In his Jan. 21 "Spectator," Ron Rosenbaum mistakenly wrote that 50 nukes had gone rogue at Warrenton AF Base; it was F.E. Warren AF Base. The piece also mistakenly called Computerworld magazine Computer World and referred to the blog Armscontrolwonk as Amscontrolwonk.
In a Jan. 21 "Moneybox," Daniel Akst wrote that a device from Progressive Insurance would rat you out for speeding. But while the device records your speed, it doesn't know where you are, and the company says it can't tell if you were violating any speed limit. Customers install the device only if they want to.
In a Jan. 20 "DoubleX," Noreen Malone incorrectly cited Tammy Bruce's alma mater. It is the University of Southern California, not the University of California-Los Angeles.
In the Jan. 19 "Explainer," Rebecca Rothfeld and Angela Tchou wrote that Alberto Fujimori, deposed dictator of Peru, is currently in Japan. He is in prison in Peru.
In the Jan, 19 "Supreme Court Dispatches," Dahlia Lithwick gave the wrong middle initial for Assistant to the U.S. Solicitor General Anthony A. Yang.
In a Jan. 19 "Brow Beat" blog post, Timothy Noah dropped the last four letters from the surname name of Wilfrid Sheed's widow, cookbook writer Miriam Ungerer.
In the Jan. 19 "Human Nature," William Saletan incorrectly said that Steve Jobs had never explained why he went to Tennessee for his transplant. But a Business Insider report by Nicholas Carlson showed that in a 2010 press conference, Jobs confirmed that he went to Tennessee for an easier waiting list. More important, Jobs attended the press conference to promote legislation in California to encourage organ donation, and Carlson detailed Jobs' role in lobbying for the bill. Saletan inserted a paragraph to note this contribution by Jobs.
In a Jan. 18 "Sports Nut" dialogue entry, Stefan Fatsis originally said the Denver Broncos fired coach Mike Shanahan after the 2007 season. He was fired after the 2008 season.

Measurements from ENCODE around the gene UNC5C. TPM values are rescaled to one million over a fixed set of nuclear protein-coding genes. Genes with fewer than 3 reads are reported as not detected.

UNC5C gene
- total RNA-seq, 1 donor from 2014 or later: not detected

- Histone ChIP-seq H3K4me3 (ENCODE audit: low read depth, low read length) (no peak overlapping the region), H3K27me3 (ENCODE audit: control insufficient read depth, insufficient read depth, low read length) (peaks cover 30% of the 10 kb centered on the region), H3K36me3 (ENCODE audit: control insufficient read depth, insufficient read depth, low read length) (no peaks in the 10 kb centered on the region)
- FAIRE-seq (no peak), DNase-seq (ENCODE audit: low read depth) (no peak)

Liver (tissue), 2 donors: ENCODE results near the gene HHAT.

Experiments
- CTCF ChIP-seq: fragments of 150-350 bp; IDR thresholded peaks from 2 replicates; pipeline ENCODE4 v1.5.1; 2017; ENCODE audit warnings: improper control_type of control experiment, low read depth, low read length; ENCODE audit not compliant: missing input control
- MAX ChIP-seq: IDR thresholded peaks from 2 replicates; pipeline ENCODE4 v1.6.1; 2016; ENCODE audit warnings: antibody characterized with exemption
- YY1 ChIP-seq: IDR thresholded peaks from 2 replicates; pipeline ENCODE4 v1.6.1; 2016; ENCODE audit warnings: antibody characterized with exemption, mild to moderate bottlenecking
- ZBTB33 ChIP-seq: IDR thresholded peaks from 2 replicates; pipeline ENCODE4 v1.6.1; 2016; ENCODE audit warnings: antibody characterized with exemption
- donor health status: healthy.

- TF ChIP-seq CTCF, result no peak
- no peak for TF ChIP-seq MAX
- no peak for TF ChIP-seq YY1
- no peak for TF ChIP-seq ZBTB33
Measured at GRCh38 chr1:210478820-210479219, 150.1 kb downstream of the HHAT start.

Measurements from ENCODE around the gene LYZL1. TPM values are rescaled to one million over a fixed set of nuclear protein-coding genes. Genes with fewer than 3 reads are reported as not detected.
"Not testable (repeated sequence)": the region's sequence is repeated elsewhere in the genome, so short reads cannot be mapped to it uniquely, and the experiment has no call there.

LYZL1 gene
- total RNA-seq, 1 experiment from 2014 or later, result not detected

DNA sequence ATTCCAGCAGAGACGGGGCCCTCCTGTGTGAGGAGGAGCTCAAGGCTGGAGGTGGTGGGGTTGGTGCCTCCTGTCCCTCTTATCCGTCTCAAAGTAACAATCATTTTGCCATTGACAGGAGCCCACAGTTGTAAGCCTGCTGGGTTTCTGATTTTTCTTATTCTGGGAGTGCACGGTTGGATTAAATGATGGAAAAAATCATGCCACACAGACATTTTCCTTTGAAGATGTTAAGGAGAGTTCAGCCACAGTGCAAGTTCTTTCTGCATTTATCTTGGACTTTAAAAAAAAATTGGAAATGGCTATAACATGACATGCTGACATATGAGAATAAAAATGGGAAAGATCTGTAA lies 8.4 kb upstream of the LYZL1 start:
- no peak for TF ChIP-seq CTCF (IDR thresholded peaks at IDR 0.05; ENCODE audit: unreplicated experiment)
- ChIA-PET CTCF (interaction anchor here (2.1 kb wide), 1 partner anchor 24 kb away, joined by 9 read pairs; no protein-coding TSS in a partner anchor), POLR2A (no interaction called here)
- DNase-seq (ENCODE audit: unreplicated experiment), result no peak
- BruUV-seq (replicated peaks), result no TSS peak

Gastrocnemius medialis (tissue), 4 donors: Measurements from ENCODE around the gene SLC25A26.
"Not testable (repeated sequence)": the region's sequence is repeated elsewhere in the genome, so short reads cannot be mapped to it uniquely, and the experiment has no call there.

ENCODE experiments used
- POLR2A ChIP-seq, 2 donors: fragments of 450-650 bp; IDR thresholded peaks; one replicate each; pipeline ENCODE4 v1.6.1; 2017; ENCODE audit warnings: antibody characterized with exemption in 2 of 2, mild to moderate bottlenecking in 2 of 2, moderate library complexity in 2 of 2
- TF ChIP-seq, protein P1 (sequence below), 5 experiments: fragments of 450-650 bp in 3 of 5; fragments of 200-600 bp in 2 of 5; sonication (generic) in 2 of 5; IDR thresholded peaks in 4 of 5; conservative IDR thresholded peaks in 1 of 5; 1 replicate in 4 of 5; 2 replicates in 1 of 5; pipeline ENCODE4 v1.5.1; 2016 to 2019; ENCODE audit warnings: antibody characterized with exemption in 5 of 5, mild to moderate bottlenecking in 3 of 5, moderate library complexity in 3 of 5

In a Jan. 17 "Sports Nut" dialogue entry, Josh Levin originally said Jets coach Rex Ryan was flagged for unsportsmanlike conduct. The penalty was on the Jets' Shonn Greene. The entry also misspelled the first name of the Baltimore Ravens' Cory Redding.
In the Jan. 14 "Webhead," Chris Wilson identified the Wikipedia term "NPOV" as "non-neutral point-of-view." It is just "neutral point of view."
In the Jan. 14 "Assessment," Nathan Heller suggested that a "life list" comprises birds a bird-watcher aspires to see. It's usually understood to mean a list of birds seen already.
In the Jan. 13 "Movies," Dana Stevens misidentified the make of the car was used in The Green Hornet. It was an Imperial Crown, not a Chrysler Imperial.
In the Jan. 13 "Technology" column, Farhad Manjoo originally asserted that—in a series of e-mails described as "overwrought, self-important, and dorky"—WikiLeaks founder Julian Assange used two spaces after every period. Assange actually used a monospace font, which made the text of his e-mails appear loose and uneven.
In the Jan. 3 "Green Room," Rebecca Tuhus-Dubrow stated that the human body converts Viagra into relatively harmless metabolites. While the metabolites are significantly less potent than the drug itself, definitive evidence about their potential for harm is not available.
In a Dec. 19 "Moneybox," Annie Lowrey incorrectly stated that the U.S. Court of Appeals is where patent infringement cases are litigated; the U.S. Court of Appeals for the Federal Circuit is where patent infringement cases are heard. She also mistranscribed the word litigation as legislation in a quote from James Bessen.
Slate strives to correct all errors of fact. If you've seen an error in our pages, let us know at firstname.lastname@example.org. General comments should be posted in our reader discussion forum "The Fray" or our comments sections at the bottom of each article.